Power and Propaganda in The Persian Empire


How do you get people to do what you want? This question is particularly important for people in positions of authority and especially those who control whole nations. There are lots of different options, of course: you can use force (or the threat of force), you can use incentives (most obviously money, but also other expensive goods or privileges), but you can also use persuasion. The latter is an attractive option – after all, constantly having to fight is a major drain on resources, and there’s always the danger that you might lose.

Propaganda is the name that we give to material produced by a government which is designed to influence the way in which people think about the world and it is a very useful way to persuade people to do what you want and to accept your authority. This resource is all about the propaganda produced by the kings of the ancient Persian Empire.

Historical Background

Between 539 and 330, the Achaemenid Persian Empire was the most powerful geo-political force in the world. From his capital cities in modern Iran, the Achaemenid king ruled a realm which stretched from Pakistan and Afghanistan in the East, to Turkey, Egypt, and Greece in the West.

Ruling this empire was a significant challenge – not just because of its vast size, but also because the empire was populated by incredibly diverse peoples with fundamentally different worldviews: more than 30 different languages were spoken, for instance, and tens of different religions were followed. To remain in power, the king had to be accepted by all of these societies.

Of course, the powerful Persian army could help to maintain order, but should more than a couple of the thirty plus countries ruled by the king rise in rebellion at any one time, things would be very difficult for the king; relying on force alone was risky, therefore.

But the Persian Empire survived for almost two centuries – clearly the Persian kings found a successful way to bring together their disparate subjects into one, unified Empire. One of their key methods was the creation of a powerful propaganda campaign, which was designed to persuade people right across the empire to support the king.

This resource explores some of the artwork made as part of this campaign – you will uncover the key messages that the kings communicated to their subjects, and you will begin to learn how to analyse images.

Now check out the activities below!

Video Resource

Resource activities

Greek Sources and the Persian Empire

When historians begin to examine a new society, the starting point is usually a contemporary (or near-contemporary), written, narrative source. By a ‘contemporary, written, narrative source’ I mean a piece of literature that describes the events of a particular period in the order that they happened, and which was produced close to the events described. Such sources are usually considered reliable because they were produced at a time when memory of the events were available and facts could not be distorted easily; such material is important because it helps historians to contextualise major events and develop a basic understanding of the period in question.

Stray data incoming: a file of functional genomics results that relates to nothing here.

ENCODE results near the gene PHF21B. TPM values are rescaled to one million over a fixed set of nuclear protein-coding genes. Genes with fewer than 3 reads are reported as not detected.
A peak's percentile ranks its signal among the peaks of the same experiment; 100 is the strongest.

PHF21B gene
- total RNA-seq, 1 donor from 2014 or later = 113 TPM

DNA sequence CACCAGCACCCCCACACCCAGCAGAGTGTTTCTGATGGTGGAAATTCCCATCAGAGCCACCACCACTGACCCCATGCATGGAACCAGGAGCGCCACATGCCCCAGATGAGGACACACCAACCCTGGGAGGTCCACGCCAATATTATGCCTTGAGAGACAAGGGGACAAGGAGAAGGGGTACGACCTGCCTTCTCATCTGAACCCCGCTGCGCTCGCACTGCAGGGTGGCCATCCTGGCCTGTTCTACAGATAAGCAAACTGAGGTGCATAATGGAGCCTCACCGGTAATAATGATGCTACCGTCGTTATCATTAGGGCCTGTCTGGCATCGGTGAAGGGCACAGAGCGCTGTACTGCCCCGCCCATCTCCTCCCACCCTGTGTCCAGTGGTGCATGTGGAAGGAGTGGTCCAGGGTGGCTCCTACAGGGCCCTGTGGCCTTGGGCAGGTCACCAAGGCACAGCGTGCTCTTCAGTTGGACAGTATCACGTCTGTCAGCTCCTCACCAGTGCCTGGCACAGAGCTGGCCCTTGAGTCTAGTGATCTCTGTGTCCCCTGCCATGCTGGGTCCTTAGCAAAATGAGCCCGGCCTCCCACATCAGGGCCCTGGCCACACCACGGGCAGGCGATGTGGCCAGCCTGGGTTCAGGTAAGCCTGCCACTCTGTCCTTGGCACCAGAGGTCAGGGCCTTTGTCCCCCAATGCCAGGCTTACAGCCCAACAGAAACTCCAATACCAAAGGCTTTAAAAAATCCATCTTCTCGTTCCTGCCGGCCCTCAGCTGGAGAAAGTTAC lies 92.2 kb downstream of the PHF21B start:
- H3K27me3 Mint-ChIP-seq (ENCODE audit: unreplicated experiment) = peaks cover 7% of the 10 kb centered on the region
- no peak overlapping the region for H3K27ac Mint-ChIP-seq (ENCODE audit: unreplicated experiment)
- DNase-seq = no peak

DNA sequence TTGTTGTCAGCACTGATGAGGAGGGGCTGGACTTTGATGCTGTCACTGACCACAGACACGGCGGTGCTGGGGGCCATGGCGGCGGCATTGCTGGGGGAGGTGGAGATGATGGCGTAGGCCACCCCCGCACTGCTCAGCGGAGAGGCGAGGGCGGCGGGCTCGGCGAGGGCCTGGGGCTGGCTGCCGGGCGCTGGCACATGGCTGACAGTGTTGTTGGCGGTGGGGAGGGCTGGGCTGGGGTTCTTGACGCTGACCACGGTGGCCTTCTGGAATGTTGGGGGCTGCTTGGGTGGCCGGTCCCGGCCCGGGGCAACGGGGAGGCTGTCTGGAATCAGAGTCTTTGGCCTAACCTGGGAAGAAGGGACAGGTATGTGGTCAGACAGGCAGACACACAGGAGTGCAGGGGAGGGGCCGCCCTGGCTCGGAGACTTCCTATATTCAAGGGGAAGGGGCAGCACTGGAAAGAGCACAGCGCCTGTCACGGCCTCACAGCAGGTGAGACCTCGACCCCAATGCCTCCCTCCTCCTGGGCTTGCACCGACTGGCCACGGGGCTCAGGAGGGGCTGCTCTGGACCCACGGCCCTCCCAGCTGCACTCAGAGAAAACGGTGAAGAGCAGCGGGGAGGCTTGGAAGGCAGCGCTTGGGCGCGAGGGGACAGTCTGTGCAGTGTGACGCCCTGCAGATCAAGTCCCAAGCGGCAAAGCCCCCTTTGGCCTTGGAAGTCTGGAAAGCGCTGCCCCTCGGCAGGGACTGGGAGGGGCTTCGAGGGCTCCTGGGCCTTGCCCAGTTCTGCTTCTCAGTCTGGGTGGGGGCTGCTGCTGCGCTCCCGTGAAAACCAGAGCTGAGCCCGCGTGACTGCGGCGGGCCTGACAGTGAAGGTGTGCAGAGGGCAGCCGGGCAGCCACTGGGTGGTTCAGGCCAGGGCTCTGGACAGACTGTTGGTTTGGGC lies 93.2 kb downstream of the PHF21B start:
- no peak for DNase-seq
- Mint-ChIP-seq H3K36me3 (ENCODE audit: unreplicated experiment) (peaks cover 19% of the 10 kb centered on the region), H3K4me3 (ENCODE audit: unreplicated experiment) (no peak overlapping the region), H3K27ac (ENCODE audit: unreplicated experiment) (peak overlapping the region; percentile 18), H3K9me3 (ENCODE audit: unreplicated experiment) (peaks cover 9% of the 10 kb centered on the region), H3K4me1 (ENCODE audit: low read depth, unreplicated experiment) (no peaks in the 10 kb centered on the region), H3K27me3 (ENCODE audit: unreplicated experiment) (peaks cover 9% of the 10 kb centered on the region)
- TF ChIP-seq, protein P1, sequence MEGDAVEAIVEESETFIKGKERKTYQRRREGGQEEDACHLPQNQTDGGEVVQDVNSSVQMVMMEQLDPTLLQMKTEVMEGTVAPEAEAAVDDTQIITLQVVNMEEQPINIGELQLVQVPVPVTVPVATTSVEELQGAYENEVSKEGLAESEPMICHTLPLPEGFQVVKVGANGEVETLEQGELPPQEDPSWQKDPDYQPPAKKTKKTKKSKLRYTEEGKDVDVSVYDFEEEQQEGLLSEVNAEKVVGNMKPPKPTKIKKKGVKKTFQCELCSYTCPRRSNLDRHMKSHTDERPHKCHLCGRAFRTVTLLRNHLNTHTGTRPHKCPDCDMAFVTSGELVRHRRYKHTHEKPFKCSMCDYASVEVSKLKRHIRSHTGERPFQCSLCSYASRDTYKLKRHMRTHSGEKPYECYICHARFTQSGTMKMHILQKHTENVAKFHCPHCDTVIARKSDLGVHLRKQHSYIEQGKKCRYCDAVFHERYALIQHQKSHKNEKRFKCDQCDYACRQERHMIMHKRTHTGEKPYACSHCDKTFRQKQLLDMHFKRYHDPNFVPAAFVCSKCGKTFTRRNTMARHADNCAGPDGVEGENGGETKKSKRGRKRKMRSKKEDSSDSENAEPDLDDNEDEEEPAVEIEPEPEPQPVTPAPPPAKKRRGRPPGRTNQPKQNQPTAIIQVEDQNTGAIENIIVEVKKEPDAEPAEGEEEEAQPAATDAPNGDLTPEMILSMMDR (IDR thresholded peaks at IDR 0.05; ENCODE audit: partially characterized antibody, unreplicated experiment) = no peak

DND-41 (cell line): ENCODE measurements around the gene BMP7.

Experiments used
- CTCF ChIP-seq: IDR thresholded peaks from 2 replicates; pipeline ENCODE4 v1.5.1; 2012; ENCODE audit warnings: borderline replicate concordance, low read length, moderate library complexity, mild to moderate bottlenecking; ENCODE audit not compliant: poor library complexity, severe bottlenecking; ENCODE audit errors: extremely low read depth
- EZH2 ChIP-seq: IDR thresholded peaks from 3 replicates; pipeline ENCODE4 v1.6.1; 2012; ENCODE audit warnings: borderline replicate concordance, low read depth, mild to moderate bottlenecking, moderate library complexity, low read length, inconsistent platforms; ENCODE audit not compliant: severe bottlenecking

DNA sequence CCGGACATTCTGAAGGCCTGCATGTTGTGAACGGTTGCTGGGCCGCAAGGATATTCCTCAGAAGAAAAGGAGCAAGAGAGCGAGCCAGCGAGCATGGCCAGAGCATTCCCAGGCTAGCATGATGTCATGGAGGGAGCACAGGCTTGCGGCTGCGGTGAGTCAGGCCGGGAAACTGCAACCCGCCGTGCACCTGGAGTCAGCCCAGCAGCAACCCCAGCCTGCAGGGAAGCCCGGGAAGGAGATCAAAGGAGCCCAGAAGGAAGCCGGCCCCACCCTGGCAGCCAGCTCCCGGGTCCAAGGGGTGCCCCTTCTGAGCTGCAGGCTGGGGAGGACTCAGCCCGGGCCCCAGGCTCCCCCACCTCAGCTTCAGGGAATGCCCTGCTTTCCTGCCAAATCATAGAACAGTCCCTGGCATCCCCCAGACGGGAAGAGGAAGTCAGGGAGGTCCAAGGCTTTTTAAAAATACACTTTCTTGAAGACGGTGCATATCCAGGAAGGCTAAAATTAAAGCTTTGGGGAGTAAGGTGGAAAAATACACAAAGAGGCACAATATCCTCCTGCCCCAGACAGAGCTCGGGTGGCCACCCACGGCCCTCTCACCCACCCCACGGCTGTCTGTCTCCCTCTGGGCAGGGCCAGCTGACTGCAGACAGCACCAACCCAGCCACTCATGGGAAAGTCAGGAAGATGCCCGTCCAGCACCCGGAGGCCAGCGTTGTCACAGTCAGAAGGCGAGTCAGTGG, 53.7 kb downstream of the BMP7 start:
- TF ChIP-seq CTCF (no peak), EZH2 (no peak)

The Persepolis Tribute Frieze

Persepolis was the main capital of the Persian Empire, located in the south of modern-day Iran close to Shiraz. The city was founded about 515 BC by Darius I, who constructed a monumental palace complex on a man-made platform which towered more than 15 metres above the surrounding plain. The buildings on this terrace formed the administrative heartland of the Empire: it was here that the king met his subjects in formal audiences, here that valuable objects from around the Empire were stored, and here that fate of the 30 million people within the Empire was decided. 


The Tombs of the Kings

From Darius I onwards, all of the Persians kings were buried in identical tombs and each tomb was decorated with the same relief. The relief shows the king standing on top of a platform, with his hand raised in a greeting that is directed towards Ahuramazda, the most important Persian god. Underneath the platform, a number of the peoples of the empire are represented. Consequently, these reliefs were another way in which important messages about the nature of the empire were communicated by the Persian kings.


Answer Sheet


Reflective questions

To answer and record these questions you will need to have an account and be logged in.

Task 1

What are the key arguments, concepts, points contained within it?

Task 2

What are you struggling to understand?

What could you do to improve your understanding of these concepts/terminology etc.?

Task 3

What further questions has this resource raised for you?

What else are you keen to discover about this topic and how could you go about learning more?

Can you make any links between this topic and your prior knowledge or school studies?

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Further reading

  • Marathon 2500 Project

    The Marathon 2500 Project was created for the anniversary of the Battle of Marathon, a series of lectures which are a lot shorter than The Histories itself (although it still should be read!) and focus on numerous aspects of the Greco-Persian War, the respective Greek and Persian perspective as well as the historiography of Herodotus.

  • The Persians by Aeschylus

    Online reading of The Persians by Aeschylus, a tragedy and the oldest surviving account of Greek history, centred on the Greek defeat of Xerxes' armies from the perspective of the Persians. Interesting to see how Aeschylus presents the Persians, having fought in the Greco-Persian war himself. Plays are a great source and this one especially, because it is one of the few that comments on contemporary events.

  • The History of Media Use by Propaganda Purposes

    Some more examples of propaganda, a fair few from the Persian Empire.